A new study says that a key enzyme present in skin cancer cells might be responsible for the metastasis or triggering the spread of the cancer to other parts of the body.
The enzyme named focal adhesion kinase (FAK) is actually a critical component of the healthy cell and plays a vital role in many cellular activities. But this enzyme's less than helpful role in malignant melanoma or skin cancer is causing worry among the scientific community. In fact this enzyme is the culprit in the aggressiveness of other cancers including that of the eye, prostate, thyroid, colorectal, ovarian and oral cancers. Angela R. Hess, a research scientist at Children's Memorial Research Center in the Feinberg School of Medicine at Northwestern University and lead author of the current study says that the main aim of the study was to understand the role played by the enzyme so that future treatment regimens can target it at an early stage and thus reduce the mortality associated with various cancers.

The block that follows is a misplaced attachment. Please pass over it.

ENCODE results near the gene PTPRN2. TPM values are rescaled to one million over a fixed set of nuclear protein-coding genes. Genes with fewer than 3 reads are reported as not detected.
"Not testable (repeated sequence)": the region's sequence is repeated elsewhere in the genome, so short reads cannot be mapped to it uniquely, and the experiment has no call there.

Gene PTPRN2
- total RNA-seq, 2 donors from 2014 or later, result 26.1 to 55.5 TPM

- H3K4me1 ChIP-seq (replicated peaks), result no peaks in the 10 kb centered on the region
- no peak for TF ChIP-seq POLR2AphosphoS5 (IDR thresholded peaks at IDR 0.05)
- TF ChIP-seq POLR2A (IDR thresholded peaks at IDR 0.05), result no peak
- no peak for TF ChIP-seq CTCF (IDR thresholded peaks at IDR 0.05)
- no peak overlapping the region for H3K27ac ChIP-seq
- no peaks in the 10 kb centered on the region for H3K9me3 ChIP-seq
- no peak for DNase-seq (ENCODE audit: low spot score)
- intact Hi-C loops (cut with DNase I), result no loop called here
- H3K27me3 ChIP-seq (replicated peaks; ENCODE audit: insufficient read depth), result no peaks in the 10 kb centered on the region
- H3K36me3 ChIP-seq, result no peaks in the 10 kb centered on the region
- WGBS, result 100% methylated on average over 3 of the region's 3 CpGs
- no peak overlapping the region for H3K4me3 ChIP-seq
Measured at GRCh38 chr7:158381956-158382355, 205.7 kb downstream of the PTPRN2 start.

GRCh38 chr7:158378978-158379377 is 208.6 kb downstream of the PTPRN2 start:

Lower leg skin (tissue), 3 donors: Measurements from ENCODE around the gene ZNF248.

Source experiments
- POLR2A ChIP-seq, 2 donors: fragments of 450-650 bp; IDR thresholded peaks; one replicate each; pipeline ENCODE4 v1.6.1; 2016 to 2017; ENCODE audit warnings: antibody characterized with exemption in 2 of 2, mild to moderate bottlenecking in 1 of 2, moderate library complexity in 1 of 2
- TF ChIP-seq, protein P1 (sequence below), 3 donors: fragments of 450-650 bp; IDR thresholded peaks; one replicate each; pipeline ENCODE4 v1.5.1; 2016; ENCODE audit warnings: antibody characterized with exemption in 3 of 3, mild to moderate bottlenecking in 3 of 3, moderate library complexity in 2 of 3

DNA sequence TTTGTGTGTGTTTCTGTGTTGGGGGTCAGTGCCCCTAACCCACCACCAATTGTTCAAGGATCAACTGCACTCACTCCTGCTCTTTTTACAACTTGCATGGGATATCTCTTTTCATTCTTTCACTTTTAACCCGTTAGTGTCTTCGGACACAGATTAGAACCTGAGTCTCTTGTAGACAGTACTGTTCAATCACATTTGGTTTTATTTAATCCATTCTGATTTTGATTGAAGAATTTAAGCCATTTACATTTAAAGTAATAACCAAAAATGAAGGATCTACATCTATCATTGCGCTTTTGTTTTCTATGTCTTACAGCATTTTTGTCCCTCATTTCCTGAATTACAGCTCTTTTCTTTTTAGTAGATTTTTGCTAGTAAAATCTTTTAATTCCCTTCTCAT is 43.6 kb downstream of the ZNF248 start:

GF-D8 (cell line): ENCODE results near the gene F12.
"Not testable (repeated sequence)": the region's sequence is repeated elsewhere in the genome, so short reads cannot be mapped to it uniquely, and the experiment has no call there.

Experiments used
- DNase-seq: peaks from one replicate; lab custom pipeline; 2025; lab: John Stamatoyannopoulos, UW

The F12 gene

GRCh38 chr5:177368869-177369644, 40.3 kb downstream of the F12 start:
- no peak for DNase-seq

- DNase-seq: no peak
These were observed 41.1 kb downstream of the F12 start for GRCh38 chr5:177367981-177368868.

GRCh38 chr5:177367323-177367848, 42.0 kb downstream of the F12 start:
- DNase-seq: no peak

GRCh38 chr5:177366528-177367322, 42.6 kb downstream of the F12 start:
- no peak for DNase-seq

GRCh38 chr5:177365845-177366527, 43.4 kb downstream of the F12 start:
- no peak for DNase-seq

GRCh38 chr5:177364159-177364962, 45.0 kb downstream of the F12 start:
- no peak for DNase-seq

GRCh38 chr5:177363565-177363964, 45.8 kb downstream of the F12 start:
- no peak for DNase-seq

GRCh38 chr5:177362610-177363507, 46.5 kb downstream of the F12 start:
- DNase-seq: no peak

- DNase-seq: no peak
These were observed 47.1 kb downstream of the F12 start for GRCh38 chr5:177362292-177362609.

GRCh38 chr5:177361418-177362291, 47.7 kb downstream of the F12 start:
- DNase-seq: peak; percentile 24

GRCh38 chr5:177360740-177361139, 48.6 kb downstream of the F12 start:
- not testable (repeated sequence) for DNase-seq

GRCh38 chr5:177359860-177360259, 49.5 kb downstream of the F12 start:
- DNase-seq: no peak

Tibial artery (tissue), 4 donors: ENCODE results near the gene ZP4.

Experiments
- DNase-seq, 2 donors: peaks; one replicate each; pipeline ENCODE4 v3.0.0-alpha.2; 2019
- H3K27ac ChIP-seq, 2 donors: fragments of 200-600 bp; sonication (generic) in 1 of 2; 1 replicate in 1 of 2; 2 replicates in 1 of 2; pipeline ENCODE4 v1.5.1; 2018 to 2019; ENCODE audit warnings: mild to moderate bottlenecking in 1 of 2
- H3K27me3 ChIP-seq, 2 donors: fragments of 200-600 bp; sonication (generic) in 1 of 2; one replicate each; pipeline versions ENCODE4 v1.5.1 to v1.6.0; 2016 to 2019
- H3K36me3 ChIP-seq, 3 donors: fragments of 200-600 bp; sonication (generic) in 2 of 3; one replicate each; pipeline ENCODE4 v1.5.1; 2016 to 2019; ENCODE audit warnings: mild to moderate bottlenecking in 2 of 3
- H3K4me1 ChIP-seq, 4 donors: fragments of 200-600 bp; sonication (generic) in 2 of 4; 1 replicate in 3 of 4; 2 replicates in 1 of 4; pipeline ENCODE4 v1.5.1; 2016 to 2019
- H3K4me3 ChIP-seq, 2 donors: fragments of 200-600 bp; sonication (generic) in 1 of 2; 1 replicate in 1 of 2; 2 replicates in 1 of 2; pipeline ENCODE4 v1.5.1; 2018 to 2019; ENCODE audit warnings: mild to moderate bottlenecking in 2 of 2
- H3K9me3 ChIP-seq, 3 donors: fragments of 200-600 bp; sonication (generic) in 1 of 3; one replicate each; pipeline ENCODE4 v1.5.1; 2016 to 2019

"The important thing is that the cancer cell, in and of itself, has a very deregulated system so the FAK protein can make the cell go wild when it's inappropriately active," she said.
The researchers note that the increased levels of the enzyme were responsible for the cancer invading healthy tissues. When they halted the FAK activity in certain aggressive cancers, the researchers found that there was a 70 percent decrease in the ability of the tumor to invade surrounding normal tissues. "Basically the major point is that we're trying to understand what enables melanoma tumor cells to move out from the initial primary tumor to another site in the body, because once that happens melanoma tends to become very difficult to treat and the five-year survival rate drops considerably," Hess said. The details of the study are available in the November issue of the journal Cancer Research.